1. I'm not using xetex anymore, I'm only using luatex now (which is way more powerful) and there is no support for luatex in tex4ht (eitan gurari hasn't implemented it yet, to the best of my knowledge... and I should know: I'm the one who asked him to implement initial support for xetex in tex4ht)

    2. Once luatex supplants the other tex engine, tikz/pgf will have to be rewritten in lua and there will probably be a luatex driver that writes direcetly mathml+svg without using tex4ht

    3. tex to mathml+svg translation won't ever be perfect, because of the svg specification and the differences in browsers so I thought it wasn't worth the effort / time to perfect what I already implemented (which should be just fine for 99% of pictures as you can manually fix them)

    Olivier Binda

    I'm not sure if this helps. Unfortunately I can't link to the example tex file he mentions because of a weird thing going on with googlemail at the moment.
    • CommentRowNumber24.
    • CommentAuthorMike Shulman
    • CommentTimeMay 10th 2009

    The CVS version of the PGF manual suggests that you need to add the option tex4ht node/escape=true in order to activate the escape to foreignObjects. Adding this to my code produces the error

    Runaway argument?
    {\EndDviMath \ShowPar 
    ! Paragraph ended before \c:$$: was complete.
    <to be read again> 
    l.8    \node[tex4ht node/escape=true]
                                          (A) at (0,0) {$A^2$};

    In addition to the same "Undefined control sequence" error I got before. What exactly did you ask Olivier Binda? Did you mention my error?

    • CommentRowNumber25.
    • CommentAuthorAndrew Stacey
    • CommentTimeMay 10th 2009

    I've created a new category on the forum: diagrams; and I've shifted this discussion into it. Please feel free to start a new discussion in that category if you feel that it is warranted. In fact, if you're not sure whether to add to an old discussion or start a new one, then I'd say start a new one. It's much easier to quickly scan through a lot of discussion titles than search through long lists of comments.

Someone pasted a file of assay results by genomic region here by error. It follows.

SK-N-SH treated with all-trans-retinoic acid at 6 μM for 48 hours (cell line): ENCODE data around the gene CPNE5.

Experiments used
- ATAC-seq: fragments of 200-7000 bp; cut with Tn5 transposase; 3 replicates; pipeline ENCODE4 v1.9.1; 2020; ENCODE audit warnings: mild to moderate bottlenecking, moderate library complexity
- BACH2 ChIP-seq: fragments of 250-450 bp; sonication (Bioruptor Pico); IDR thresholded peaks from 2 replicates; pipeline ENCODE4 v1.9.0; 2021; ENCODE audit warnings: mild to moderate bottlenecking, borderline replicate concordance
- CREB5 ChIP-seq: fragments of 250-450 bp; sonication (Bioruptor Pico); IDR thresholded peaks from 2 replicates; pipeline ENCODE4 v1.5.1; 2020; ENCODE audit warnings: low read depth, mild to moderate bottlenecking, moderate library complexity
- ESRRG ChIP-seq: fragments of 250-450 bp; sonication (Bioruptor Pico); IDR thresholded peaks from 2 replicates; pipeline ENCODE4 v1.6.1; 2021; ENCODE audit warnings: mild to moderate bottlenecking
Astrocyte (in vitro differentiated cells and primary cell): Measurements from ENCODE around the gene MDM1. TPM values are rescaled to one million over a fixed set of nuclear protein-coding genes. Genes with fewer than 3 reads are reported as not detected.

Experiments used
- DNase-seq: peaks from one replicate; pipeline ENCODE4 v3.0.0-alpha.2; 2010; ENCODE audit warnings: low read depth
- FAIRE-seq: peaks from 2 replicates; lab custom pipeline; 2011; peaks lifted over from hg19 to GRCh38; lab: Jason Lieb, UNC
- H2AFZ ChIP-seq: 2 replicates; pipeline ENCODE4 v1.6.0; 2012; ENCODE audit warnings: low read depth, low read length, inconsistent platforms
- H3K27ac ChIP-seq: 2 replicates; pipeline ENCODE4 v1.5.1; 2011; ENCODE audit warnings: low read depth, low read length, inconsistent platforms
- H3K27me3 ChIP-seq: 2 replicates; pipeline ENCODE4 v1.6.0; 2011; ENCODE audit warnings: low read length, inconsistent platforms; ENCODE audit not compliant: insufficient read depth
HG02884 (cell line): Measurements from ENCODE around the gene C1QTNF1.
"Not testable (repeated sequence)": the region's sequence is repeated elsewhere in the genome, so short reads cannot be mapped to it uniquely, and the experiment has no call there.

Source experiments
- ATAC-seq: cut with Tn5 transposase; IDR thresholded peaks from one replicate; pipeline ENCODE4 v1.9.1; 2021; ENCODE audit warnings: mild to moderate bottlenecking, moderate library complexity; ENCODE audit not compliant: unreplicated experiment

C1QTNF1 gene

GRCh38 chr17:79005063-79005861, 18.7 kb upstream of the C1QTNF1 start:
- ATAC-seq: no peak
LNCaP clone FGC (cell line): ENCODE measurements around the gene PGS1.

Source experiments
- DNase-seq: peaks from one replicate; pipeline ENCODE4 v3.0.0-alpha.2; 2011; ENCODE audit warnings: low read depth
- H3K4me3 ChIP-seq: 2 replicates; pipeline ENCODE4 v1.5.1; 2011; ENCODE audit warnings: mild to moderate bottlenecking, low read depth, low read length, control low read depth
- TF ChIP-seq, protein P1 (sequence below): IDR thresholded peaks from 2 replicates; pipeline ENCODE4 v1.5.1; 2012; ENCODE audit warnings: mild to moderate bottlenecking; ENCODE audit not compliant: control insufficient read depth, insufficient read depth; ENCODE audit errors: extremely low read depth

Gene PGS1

For example, it might be useful to gather all the stuff relevant to the pgfsys-tex4ht.def file in one place, and separate out the "post-processing" into another thread.

    Unlike Bruce, I don't think that we're within an epsilon of solving this and so keeping the discussion easy to scan through will help.

    • CommentRowNumber26.
    • CommentAuthorTobyBartels
    • CommentTimeMay 11th 2009
    This comment is invalid XML; displaying source. Yes, Instiki does have a method to include files!<p >See <code ><a href="">latest changes</a></code> for a typical example: <code ><a href="">!include all changes</a></code>. Note that <code ><a href="">all changes</a></code> has the code for shifting the thing to the right; <code ><a href="">!include </code>…<code ></a></code> is a pure inclusion.</p>